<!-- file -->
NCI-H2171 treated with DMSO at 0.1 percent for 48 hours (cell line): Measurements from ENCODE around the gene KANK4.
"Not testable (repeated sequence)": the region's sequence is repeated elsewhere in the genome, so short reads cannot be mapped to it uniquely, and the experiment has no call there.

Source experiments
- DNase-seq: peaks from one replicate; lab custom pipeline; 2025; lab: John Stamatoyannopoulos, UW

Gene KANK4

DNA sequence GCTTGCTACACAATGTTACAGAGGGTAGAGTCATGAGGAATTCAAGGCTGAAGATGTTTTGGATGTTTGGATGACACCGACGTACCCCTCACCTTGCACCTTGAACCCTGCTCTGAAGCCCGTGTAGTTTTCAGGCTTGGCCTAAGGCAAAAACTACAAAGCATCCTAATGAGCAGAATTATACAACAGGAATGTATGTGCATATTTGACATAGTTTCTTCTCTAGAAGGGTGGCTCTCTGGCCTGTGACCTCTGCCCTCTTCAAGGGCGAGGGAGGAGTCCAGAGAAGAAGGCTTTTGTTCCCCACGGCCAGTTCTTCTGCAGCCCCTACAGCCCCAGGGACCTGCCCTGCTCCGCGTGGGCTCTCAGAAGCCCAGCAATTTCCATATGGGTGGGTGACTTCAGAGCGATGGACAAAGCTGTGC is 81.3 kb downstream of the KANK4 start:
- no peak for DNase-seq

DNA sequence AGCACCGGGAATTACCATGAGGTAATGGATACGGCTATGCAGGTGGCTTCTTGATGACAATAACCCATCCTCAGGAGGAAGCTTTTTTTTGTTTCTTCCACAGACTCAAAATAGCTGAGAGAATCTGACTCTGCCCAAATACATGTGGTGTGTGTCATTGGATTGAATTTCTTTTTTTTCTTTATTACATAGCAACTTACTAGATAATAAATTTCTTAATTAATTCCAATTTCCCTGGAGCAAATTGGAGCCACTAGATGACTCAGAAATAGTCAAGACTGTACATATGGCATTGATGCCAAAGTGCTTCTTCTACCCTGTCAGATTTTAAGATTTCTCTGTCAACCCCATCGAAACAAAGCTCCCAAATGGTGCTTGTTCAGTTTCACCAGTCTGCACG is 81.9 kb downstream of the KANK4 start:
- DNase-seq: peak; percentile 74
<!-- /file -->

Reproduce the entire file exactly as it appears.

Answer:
NCI-H2171 treated with DMSO at 0.1 percent for 48 hours (cell line): Measurements from ENCODE around the gene KANK4.
"Not testable (repeated sequence)": the region's sequence is repeated elsewhere in the genome, so short reads cannot be mapped to it uniquely, and the experiment has no call there.

Source experiments
- DNase-seq: peaks from one replicate; lab custom pipeline; 2025; lab: John Stamatoyannopoulos, UW

Gene KANK4

DNA sequence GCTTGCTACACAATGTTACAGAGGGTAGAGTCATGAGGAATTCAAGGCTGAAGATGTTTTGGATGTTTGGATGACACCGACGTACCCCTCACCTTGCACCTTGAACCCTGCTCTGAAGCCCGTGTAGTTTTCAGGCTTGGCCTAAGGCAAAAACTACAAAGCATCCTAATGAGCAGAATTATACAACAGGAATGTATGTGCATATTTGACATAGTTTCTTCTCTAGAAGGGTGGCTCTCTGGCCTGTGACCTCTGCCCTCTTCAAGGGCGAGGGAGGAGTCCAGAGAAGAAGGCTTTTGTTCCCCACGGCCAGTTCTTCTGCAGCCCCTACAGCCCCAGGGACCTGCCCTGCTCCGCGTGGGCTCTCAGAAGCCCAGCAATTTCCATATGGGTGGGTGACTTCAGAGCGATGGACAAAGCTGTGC is 81.3 kb downstream of the KANK4 start:
- no peak for DNase-seq

DNA sequence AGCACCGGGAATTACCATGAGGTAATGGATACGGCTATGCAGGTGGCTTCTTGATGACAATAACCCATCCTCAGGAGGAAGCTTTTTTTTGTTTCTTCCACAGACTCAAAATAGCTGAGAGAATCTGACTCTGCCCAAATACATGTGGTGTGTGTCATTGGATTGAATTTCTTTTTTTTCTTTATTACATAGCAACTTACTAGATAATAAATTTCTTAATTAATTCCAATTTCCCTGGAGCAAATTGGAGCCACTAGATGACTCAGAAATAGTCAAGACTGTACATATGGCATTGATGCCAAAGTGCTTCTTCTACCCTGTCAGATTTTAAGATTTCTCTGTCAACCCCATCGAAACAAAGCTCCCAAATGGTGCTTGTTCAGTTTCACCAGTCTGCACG is 81.9 kb downstream of the KANK4 start:
- DNase-seq: peak; percentile 74